It is the early 1980s, and three Jewish young adults meet in an Upper West Side apartment.

They are the children of relatively affluent left-leaning parents, “the last pathetic remnants of Upper West Side Jewish liberalism,” as one of the three describes them, but of course that has not protected them from the vicissitudes of life.

In “This Is Our Youth,” playwright Kenneth Lonergan captures with humor and pathos that particular stage of our lives when our psychic pain has not yet calcified into bitterness but has begun to set into its final form. Lonergan’s sensitive ear for the way young people express themselves makes the play both bitingly funny and deeply insightful into the myriad ways we disappoint ourselves and others.

 

‘The Law of Return’

“I am one of a kind and you need me,” Jay Pollard announces to his Navy intelligence superior in the off-off-Broadway play “The Law of Return.”

He describes his Navy mission as the obligation “to save lives for a safe home.” But which lives and what home? Playwright Martin Blank does not present any clear-cut answers in this crisply written and directed play (Fourth Street Theatre in the East Village) about the notorious American spy who still is serving a 30-year sentence for espionage on behalf of Israel.

Was Pollard a traitor to the country of his birth and to the nation that entrusted him with its secrets when he passed information to one of its closest allies? Was he a righteous Jew who did everything necessary to protect the Jewish homeland, a country where he finally felt at home? Was he a naive weirdo who imagined that as the smartest guy in the room he would never get played by opposing security services?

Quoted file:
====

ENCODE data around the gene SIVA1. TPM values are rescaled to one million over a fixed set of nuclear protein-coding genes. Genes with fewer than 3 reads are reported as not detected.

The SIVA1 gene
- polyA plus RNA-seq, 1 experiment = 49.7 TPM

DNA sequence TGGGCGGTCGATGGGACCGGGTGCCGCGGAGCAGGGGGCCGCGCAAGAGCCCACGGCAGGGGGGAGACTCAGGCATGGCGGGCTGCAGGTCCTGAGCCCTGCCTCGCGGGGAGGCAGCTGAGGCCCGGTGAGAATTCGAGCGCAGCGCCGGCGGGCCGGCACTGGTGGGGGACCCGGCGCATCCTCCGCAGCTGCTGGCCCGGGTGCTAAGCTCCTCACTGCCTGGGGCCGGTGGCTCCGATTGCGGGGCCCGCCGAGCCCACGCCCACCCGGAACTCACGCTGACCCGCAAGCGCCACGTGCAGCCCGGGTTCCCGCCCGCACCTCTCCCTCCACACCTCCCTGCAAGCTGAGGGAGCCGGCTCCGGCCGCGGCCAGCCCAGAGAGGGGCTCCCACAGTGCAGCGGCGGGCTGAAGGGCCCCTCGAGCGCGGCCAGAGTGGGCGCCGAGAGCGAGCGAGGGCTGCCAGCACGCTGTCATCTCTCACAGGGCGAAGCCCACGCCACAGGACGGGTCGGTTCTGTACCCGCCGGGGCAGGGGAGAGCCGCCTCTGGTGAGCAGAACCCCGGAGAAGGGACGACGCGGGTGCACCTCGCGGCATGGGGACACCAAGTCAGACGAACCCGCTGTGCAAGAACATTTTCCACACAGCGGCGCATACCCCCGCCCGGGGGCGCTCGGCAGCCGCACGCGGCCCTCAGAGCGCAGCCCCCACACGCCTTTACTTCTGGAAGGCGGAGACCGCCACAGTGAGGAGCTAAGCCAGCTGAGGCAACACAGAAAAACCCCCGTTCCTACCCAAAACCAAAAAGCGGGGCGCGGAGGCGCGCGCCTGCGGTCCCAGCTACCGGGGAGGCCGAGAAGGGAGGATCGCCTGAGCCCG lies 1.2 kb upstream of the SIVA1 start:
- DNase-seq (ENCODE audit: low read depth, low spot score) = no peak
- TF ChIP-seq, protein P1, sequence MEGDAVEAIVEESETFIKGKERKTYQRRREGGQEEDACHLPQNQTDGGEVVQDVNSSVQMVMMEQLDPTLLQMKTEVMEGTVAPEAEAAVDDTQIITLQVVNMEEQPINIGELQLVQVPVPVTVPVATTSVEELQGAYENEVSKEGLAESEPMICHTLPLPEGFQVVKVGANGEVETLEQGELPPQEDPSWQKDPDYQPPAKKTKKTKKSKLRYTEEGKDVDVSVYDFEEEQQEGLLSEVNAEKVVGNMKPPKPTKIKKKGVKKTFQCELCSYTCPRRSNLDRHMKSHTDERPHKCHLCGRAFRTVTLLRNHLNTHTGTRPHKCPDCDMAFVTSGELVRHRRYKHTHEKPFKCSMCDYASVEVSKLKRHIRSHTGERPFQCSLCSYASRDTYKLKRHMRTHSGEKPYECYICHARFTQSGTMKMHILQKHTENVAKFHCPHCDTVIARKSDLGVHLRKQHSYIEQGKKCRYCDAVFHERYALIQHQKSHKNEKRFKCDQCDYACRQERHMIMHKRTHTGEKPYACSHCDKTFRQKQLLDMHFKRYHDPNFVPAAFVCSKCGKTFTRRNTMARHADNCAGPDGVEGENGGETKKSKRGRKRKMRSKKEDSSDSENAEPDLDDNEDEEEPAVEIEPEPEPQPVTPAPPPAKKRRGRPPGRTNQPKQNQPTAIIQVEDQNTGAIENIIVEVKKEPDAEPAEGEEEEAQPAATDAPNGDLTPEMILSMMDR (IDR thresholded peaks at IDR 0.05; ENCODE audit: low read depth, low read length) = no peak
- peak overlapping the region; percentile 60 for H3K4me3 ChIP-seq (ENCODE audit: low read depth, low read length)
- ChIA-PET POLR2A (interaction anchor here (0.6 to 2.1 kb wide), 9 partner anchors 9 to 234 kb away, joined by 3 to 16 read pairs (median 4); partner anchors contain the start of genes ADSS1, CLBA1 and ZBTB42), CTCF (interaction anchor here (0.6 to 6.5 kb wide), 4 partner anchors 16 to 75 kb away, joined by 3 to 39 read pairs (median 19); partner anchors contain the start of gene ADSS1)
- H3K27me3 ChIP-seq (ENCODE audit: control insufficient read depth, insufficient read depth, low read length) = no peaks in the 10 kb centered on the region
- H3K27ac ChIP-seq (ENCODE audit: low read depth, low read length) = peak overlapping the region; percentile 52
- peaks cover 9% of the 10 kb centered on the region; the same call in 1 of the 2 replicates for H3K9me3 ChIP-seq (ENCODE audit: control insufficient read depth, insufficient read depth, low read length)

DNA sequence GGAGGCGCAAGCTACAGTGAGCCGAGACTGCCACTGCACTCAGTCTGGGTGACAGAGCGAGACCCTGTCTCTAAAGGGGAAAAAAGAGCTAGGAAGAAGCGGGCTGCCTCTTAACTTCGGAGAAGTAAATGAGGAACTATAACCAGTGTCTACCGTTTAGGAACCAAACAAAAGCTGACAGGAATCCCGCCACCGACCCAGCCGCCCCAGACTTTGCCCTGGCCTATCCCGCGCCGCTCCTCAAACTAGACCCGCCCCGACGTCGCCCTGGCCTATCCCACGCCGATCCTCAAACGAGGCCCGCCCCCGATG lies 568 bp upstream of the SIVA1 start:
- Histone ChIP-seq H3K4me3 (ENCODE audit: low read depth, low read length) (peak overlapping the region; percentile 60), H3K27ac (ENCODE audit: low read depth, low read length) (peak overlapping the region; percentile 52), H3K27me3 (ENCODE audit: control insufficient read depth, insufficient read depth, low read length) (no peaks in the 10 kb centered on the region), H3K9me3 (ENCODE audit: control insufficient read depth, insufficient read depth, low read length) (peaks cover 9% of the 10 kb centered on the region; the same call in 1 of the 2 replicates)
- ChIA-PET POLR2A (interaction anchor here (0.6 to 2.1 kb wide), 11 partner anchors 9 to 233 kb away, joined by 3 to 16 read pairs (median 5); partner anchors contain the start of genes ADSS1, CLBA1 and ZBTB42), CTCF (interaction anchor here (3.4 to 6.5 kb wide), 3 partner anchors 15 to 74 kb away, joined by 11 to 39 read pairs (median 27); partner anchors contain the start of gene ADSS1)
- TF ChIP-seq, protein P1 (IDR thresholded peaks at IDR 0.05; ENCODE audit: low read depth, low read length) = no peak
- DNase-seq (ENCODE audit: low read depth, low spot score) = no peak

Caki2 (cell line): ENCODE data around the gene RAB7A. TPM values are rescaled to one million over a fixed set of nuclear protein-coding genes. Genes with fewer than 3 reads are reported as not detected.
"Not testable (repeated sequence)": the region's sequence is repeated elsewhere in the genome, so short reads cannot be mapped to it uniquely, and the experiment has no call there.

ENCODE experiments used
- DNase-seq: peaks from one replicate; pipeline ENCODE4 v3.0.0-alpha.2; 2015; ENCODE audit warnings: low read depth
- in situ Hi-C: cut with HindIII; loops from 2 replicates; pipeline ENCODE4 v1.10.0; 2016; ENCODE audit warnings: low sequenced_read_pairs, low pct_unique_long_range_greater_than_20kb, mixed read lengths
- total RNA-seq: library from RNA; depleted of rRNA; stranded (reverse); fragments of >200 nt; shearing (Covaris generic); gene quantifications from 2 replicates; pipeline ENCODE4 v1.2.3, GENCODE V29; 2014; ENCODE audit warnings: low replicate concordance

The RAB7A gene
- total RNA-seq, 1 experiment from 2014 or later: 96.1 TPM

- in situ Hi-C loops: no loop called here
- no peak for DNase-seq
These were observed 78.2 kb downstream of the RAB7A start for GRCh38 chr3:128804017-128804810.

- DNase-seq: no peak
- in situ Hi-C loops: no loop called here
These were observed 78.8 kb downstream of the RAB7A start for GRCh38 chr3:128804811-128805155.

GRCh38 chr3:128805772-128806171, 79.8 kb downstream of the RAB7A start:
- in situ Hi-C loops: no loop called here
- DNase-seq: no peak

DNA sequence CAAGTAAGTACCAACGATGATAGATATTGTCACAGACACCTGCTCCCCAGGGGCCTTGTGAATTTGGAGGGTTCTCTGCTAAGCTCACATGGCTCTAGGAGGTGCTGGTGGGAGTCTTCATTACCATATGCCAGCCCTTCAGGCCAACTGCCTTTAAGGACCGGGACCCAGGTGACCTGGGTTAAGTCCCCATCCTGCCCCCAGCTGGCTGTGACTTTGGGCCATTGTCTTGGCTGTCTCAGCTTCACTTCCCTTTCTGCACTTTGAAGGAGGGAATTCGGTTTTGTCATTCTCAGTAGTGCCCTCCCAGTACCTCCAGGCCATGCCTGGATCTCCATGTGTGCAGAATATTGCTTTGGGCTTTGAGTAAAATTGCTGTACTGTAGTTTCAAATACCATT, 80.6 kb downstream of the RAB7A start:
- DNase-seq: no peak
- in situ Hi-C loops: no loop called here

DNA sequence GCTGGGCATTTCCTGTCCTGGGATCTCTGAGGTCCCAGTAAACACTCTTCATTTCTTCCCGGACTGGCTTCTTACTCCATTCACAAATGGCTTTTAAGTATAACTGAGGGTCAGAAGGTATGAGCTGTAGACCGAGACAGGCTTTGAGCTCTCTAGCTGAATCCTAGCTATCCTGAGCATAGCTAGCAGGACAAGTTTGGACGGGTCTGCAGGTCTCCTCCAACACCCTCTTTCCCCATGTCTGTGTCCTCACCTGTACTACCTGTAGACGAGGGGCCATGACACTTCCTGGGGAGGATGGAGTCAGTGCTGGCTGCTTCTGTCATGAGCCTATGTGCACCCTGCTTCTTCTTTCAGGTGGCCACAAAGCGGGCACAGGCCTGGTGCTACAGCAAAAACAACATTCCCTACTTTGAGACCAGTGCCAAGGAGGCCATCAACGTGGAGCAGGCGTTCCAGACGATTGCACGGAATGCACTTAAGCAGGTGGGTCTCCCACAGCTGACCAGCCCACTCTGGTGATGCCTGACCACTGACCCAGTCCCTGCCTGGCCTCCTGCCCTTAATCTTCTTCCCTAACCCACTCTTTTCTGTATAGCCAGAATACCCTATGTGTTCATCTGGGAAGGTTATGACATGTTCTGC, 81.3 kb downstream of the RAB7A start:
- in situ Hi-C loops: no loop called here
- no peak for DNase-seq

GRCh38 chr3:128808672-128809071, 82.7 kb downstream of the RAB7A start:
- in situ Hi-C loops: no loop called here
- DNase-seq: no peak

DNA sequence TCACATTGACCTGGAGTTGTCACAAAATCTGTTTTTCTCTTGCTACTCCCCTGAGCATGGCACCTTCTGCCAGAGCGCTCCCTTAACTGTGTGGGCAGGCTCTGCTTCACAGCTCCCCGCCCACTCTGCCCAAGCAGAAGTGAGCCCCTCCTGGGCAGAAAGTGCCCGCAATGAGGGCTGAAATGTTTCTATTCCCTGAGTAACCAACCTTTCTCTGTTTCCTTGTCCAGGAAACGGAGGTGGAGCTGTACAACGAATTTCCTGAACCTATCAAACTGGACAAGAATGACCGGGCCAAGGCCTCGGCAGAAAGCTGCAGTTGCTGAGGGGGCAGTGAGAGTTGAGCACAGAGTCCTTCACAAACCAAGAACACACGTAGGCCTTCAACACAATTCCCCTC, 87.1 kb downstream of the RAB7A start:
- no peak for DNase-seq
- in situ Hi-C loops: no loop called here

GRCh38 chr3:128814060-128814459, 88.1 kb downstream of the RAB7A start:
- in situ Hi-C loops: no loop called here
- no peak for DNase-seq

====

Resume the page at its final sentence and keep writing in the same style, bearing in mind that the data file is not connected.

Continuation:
Off-Broadway offers theatrical Yiddishkeit

The New York metro theater scene is so crowded that there is always something to intrigue or gratify theatergoers searching for a Jewish experience if they are willing to look further than Broadway. This month, at least two productions offer humor and sentiment on two different aspects of Jewish life.

“Moses the Author” is part of the New York International Fringe Festival, a cornucopia of theatrical delights. Written by Andrew R. Heinze, this well-acted comic play finds Moses struggling to overcome writer’s block and finish his opus before the end arrives. Since he has a demanding co-author as well as a difficult family, he is in a desperate situation. His devoted assistant, Thusy (short for Methuselah), sympathizes. Sometimes the early stuff stands up the best, he notes. Ain’t that the truth.

 

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‘This Is Our Youth’

It is the early 1980s, and three Jewish young adults meet in an Upper West Side apartment.

They are the children of relatively affluent left-leaning parents, “the last pathetic remnants of Upper West Side Jewish liberalism,” as one of the three describes them, but of course that has not protected them from the vicissitudes of life.

In “This Is Our Youth,” playwright Kenneth Lonergan captures with humor and pathos that particular stage of our lives when our psychic pain has not yet calcified into bitterness but has begun to set into its final form. Lonergan’s sensitive ear for the way young people express themselves makes the play both bitingly funny and deeply insightful into the myriad ways we disappoint ourselves and others.

 

Itzhak Perlman joins Cantor Helfgot for ‘Rejoicing’ special on PBS

 

Family concert in New Milford